The Lees-McRae athletic department is proud to announce the induction of Clyde Frank Soupy Campbell, Jessi Blackwood Miller, and Ken Sullivan into Lees-McRaes annual Fred I. Dickerson Athletics Hall of Fame.
The three former LMC student-athletes will be recognized at the Hall of Fame dinner Friday Oct. 3 at 6 p.m. in McDonald Dining Hall on the campus of Lees-McRae.
This night has become a very memorable one for the homecoming weekend. Being able to honor these individuals and welcome them back to campus is one of the most rewarding moments for me, said Vice President Director of Athletics and Club Sports Craig McPhail.
Campbell reigned from Watauga, Tenn., and came to Lees-McRae on a football and work study scholarship. He excelled on and off the field for two years.
Campbell was a two-year member of the Monogram Club. He served as the secretary and treasurer for the Fellowship of Christian Athletes and served as the President of the Student Government Association (1968-69). Campbell participated in the Christian Council, Interclub Council and Order of the Tower (1969).
On the field, Campbell played center under the direction of George Litton. In 1967, the Bobcats went 8-0-1 and won the conference title by snapping Ferrum Colleges 28-game winning streak with a 20-6 victory. LMC was ranked second nationally in the National Junior College Athletic Association. The Bobcats dropped a 35-13 decision to a highly-touted 1960s powerhouse, Northeastern Oklahoma A&M, in the NJCAA National Championship Game in Savannah, Ga.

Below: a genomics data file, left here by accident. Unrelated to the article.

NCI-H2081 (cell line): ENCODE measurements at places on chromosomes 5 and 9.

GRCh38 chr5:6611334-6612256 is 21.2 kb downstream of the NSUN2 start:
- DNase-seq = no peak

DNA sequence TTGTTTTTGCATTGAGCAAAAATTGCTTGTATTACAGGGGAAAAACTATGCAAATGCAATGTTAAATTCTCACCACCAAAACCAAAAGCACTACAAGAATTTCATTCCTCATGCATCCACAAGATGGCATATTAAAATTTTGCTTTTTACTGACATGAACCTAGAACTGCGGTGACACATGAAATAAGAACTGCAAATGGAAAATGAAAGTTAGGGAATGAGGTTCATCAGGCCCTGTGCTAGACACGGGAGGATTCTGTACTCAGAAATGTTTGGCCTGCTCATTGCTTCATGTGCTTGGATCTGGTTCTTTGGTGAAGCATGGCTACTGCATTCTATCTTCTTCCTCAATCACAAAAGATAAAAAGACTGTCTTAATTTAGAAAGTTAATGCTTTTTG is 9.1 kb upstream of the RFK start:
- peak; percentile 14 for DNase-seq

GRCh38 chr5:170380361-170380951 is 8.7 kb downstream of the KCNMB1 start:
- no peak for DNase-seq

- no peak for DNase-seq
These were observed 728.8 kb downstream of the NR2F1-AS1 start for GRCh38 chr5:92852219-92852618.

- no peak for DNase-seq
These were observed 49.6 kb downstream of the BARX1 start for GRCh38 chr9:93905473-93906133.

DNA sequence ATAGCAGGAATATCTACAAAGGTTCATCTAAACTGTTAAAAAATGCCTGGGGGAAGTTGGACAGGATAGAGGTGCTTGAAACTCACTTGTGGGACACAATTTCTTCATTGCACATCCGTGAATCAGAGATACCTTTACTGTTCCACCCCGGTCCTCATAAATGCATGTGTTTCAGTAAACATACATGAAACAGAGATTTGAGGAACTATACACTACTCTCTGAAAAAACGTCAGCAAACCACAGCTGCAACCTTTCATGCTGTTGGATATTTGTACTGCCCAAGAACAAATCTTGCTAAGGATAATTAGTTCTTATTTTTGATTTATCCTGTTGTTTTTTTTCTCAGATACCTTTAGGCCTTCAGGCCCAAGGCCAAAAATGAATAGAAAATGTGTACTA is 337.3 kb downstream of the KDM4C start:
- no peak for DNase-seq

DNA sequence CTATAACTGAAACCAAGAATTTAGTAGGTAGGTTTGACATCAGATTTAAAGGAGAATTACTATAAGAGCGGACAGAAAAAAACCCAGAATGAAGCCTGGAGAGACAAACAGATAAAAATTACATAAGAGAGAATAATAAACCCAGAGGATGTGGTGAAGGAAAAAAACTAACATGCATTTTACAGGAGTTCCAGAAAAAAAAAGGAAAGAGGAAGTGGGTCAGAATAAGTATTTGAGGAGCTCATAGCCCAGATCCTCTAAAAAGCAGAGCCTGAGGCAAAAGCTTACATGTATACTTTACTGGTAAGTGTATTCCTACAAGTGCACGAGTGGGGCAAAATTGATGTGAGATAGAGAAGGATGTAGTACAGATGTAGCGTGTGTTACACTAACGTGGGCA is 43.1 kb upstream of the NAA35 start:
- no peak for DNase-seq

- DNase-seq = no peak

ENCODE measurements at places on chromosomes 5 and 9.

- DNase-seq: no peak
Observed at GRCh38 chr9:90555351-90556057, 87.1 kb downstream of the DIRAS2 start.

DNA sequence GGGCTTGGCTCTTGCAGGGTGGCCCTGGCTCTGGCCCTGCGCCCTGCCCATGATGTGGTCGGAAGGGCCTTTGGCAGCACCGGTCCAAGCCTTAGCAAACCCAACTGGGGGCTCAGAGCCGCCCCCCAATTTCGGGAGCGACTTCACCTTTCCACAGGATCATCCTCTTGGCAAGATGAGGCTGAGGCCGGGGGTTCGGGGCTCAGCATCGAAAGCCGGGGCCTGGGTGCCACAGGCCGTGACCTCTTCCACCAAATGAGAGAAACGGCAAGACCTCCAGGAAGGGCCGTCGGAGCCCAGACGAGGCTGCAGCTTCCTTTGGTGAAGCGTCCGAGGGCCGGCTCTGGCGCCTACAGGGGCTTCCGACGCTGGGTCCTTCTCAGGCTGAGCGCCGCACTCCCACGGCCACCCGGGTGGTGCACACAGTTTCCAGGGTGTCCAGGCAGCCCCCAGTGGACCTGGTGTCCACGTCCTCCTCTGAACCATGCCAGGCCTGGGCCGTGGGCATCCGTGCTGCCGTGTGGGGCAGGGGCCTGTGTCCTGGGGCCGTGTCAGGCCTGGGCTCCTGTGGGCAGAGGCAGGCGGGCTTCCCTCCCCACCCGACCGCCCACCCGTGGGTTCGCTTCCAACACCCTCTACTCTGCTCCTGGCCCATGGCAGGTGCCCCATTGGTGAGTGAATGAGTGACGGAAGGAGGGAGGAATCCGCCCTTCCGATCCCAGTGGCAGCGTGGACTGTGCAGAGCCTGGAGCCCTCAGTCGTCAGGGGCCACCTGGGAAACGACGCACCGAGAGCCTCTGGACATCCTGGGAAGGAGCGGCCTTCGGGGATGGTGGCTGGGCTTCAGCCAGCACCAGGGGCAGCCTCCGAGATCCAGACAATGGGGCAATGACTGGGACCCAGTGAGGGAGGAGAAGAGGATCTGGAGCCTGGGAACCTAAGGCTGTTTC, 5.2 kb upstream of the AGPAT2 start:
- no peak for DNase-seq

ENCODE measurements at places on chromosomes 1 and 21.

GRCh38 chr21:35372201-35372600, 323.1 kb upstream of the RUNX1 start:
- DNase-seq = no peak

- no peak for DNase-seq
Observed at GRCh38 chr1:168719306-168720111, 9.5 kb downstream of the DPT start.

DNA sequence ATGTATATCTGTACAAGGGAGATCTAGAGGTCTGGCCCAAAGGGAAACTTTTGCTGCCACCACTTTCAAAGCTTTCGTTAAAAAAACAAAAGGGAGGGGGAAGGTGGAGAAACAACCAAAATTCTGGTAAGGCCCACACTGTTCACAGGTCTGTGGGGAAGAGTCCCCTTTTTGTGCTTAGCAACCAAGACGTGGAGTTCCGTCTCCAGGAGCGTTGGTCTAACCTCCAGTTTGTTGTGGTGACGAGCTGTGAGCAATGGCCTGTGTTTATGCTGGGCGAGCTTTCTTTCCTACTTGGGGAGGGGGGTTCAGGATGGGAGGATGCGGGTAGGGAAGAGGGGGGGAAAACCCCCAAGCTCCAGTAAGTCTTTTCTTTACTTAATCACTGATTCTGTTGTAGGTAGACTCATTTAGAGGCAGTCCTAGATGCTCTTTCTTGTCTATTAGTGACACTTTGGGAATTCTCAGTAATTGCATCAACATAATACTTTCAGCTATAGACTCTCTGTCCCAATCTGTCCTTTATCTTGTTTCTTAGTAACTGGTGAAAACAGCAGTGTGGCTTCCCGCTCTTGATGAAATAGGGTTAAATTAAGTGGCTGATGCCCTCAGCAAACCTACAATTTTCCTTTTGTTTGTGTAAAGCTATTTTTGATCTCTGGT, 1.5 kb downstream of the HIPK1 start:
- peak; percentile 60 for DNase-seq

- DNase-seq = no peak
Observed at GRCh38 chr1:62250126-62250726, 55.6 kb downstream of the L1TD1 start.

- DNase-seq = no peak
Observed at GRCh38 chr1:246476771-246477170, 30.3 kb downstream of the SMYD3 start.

In 1968, Campbell led the Bobcats to an 8-1-1 record, with their lone loss coming to eventual champion Ferrum. During the season, the football squad traveled to Yuma, Ariz. for the El Toro Bowl and was defeated by Arizona Western. Upon graduation, Campbell went to Mars Hill on a football scholarship.
Following a stint in the Marine Corps, Campbell returned as an assistant coach to Mike Cook. LMC posted its best record under Cook and Campbell with a 7-2 mark in 1973. Campbell became a head coach in 1980 in the Coastal Carolina Football Association and sported a 30-27-1 record over the next five years.
He coached seven NJCAA First-Team All-Americans, including three in his final season (1985). In 1986, Mac Bryan, Campbells assistant for two years, took over the helm of the bobcats and with Campbells returners and recruits posted a 9-0-1 record and hosted the first East Bowl game of his career. It would mark the first of four consecutive bowl appearances.
What Clyde has meant to the college from a student-athlete and a coach perspective is the influence he has had on so many people. He epitomizes the Lees-McRae spirit by his passion and dedication to the Green and Gold, praised McPhail.
Miller represented the student as well as the athlete in extraordinary fashion. She was a four-time academic All-American during her stint at LMC while earning first-team all-conference recognition in Carolinas Virginia Athletic Conference cross country competition all four years.